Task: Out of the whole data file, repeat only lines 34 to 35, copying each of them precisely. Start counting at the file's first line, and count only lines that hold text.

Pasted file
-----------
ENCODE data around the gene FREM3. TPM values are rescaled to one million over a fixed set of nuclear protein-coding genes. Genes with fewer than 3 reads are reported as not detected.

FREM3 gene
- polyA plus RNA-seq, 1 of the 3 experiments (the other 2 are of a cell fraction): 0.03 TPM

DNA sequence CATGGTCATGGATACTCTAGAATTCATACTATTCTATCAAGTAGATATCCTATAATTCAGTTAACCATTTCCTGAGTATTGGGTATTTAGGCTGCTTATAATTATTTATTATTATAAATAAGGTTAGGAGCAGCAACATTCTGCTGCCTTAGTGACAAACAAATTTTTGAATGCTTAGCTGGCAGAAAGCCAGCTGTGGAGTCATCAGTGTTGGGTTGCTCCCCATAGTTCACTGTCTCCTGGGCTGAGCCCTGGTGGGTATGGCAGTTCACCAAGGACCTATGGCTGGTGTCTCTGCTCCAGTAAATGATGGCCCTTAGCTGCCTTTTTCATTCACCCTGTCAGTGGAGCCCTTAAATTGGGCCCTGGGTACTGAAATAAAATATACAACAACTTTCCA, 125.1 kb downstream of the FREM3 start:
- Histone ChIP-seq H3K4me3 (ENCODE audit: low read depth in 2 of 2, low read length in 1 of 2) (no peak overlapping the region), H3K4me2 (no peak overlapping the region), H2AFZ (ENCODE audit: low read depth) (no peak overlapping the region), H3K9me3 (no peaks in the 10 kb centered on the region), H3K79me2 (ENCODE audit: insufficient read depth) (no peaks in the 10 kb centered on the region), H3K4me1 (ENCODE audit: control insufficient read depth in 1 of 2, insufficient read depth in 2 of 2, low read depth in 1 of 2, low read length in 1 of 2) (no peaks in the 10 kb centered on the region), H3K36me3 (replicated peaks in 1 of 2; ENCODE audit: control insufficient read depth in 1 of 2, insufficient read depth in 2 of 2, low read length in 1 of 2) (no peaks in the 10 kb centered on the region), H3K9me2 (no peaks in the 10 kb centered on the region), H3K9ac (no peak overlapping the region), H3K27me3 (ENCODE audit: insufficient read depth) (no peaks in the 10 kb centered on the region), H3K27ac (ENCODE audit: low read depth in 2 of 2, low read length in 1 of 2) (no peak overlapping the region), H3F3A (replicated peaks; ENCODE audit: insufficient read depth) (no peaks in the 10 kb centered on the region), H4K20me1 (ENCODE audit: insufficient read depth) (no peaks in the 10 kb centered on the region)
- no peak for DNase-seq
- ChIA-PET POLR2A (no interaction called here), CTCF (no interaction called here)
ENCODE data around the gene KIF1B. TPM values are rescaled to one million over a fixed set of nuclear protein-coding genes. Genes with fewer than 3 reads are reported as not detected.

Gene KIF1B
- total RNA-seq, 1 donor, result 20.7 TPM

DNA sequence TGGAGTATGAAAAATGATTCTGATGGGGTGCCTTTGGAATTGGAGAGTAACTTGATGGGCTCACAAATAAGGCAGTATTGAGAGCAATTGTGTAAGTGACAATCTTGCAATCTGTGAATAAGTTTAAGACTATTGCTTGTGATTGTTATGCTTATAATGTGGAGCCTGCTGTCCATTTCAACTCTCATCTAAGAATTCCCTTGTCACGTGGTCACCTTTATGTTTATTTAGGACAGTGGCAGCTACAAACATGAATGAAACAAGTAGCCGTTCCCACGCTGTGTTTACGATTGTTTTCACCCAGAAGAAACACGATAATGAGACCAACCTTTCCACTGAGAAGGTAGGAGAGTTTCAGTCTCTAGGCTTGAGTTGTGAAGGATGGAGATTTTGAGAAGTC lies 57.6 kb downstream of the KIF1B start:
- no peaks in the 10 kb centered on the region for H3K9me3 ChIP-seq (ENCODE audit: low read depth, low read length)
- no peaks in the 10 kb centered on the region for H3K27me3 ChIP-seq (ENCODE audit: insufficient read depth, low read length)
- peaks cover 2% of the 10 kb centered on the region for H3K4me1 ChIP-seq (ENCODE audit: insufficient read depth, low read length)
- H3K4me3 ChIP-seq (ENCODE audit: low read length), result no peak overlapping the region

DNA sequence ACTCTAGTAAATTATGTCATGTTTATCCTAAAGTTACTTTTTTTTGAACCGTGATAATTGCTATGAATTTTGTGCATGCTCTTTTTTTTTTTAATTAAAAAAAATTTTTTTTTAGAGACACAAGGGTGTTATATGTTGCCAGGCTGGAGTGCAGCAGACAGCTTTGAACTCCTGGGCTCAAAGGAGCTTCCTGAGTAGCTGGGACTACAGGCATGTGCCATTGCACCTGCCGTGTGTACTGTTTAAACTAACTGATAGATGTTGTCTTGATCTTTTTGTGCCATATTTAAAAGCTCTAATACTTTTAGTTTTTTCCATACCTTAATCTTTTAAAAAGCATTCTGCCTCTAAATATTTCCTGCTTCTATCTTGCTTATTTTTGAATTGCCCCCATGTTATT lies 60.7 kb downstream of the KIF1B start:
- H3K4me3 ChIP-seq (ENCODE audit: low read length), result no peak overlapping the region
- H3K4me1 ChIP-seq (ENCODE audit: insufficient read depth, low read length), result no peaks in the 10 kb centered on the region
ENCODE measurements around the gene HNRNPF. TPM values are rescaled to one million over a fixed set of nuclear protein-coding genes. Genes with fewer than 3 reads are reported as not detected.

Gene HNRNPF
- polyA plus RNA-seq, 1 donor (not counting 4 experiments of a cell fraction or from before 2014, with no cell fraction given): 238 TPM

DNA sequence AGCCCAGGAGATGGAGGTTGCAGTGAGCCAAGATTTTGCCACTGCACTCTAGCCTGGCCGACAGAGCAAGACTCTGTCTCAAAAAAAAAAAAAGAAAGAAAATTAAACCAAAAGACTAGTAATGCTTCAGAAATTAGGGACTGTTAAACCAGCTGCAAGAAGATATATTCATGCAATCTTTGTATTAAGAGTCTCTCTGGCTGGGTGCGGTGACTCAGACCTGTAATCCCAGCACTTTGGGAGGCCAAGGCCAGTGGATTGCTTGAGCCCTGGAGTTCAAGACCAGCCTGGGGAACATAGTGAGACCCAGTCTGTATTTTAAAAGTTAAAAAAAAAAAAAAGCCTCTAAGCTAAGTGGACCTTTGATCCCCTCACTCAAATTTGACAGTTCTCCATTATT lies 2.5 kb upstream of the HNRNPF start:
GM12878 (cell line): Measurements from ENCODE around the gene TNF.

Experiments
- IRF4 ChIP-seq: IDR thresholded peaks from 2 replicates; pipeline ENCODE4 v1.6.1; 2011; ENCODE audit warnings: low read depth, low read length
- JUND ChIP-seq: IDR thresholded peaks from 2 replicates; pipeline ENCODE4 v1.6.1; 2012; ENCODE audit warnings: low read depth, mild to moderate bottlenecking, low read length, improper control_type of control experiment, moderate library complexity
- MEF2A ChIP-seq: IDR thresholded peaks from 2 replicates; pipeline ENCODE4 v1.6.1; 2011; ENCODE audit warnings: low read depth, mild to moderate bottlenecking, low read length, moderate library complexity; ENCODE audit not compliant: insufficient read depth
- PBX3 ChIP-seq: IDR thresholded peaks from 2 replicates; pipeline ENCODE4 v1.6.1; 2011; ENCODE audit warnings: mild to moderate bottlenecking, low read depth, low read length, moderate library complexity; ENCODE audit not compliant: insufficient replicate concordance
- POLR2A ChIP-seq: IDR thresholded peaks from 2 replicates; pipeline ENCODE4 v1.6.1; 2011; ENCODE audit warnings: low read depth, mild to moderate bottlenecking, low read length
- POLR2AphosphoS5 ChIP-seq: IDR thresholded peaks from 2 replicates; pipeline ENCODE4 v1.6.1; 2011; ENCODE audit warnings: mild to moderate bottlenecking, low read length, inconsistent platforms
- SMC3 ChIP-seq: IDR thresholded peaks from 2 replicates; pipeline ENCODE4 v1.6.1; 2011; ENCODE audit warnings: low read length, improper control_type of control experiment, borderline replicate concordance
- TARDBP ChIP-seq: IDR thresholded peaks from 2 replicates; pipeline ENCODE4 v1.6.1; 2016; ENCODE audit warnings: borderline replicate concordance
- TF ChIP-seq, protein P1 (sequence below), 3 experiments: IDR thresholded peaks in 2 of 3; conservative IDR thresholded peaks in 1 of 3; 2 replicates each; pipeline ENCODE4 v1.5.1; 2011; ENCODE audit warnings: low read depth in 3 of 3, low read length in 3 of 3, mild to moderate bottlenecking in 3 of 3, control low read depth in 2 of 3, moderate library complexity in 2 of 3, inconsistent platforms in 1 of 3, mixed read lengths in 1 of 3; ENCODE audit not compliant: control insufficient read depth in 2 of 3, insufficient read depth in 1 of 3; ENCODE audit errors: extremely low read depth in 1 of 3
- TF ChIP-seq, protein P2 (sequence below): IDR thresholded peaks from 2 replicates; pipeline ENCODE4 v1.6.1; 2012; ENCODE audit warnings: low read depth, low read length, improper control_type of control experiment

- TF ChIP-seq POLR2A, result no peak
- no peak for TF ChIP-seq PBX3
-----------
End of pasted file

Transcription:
- TF ChIP-seq, protein P2 (sequence below): IDR thresholded peaks from 2 replicates; pipeline ENCODE4 v1.6.1; 2012; ENCODE audit warnings: low read depth, low read length, improper control_type of control experiment

- TF ChIP-seq POLR2A, result no peak